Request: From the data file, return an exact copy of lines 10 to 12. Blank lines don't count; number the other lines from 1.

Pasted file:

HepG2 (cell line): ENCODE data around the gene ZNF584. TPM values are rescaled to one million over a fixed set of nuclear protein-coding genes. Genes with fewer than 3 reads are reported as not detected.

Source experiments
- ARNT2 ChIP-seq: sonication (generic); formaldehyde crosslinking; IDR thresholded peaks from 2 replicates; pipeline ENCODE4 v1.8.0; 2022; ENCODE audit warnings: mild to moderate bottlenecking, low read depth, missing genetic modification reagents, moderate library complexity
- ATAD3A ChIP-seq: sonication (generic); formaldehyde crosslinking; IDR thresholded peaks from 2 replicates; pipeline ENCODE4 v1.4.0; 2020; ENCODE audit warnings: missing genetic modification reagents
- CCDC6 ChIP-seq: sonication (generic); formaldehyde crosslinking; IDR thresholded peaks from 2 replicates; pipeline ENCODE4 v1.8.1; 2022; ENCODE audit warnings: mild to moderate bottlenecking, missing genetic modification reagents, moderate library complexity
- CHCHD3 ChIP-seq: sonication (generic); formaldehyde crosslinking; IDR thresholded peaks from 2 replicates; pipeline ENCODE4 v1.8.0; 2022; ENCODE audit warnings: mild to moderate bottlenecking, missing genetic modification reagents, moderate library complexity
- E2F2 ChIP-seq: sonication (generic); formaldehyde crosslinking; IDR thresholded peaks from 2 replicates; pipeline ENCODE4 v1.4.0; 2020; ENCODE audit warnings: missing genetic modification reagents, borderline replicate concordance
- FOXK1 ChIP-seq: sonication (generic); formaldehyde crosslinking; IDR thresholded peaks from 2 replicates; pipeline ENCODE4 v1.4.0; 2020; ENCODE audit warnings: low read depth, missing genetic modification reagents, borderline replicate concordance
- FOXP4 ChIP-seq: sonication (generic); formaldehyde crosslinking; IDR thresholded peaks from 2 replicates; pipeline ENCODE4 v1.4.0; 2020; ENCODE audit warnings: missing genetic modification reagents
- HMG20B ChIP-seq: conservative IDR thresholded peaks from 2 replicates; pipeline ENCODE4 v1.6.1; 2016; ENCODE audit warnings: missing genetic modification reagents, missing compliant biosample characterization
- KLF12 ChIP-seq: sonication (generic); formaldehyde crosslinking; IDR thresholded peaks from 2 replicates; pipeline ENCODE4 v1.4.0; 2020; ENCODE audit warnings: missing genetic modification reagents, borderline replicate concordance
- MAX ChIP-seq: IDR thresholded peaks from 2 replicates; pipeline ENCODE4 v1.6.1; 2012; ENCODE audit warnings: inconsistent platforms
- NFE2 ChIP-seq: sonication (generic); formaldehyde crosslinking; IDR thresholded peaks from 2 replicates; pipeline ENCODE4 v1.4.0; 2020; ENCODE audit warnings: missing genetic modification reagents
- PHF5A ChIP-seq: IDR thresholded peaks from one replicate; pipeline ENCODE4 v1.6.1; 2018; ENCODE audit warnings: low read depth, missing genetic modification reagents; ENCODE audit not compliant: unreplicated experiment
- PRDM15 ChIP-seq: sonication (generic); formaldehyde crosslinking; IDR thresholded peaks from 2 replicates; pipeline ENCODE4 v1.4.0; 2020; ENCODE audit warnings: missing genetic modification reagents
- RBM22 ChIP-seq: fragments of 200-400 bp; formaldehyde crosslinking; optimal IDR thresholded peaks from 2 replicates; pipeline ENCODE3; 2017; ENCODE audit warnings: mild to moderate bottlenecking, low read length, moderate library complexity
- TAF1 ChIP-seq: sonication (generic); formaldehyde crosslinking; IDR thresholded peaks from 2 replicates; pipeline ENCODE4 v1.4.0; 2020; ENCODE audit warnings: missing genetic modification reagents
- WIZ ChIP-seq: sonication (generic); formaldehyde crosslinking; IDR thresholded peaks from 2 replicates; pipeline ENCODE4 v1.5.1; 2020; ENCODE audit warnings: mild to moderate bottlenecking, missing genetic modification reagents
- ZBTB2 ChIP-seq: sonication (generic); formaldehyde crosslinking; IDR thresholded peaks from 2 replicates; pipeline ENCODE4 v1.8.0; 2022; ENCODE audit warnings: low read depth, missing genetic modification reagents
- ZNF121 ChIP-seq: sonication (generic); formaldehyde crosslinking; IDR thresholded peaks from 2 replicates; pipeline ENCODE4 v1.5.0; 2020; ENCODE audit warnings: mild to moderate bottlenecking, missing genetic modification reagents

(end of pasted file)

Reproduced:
- HMG20B ChIP-seq: conservative IDR thresholded peaks from 2 replicates; pipeline ENCODE4 v1.6.1; 2016; ENCODE audit warnings: missing genetic modification reagents, missing compliant biosample characterization
- KLF12 ChIP-seq: sonication (generic); formaldehyde crosslinking; IDR thresholded peaks from 2 replicates; pipeline ENCODE4 v1.4.0; 2020; ENCODE audit warnings: missing genetic modification reagents, borderline replicate concordance
- MAX ChIP-seq: IDR thresholded peaks from 2 replicates; pipeline ENCODE4 v1.6.1; 2012; ENCODE audit warnings: inconsistent platforms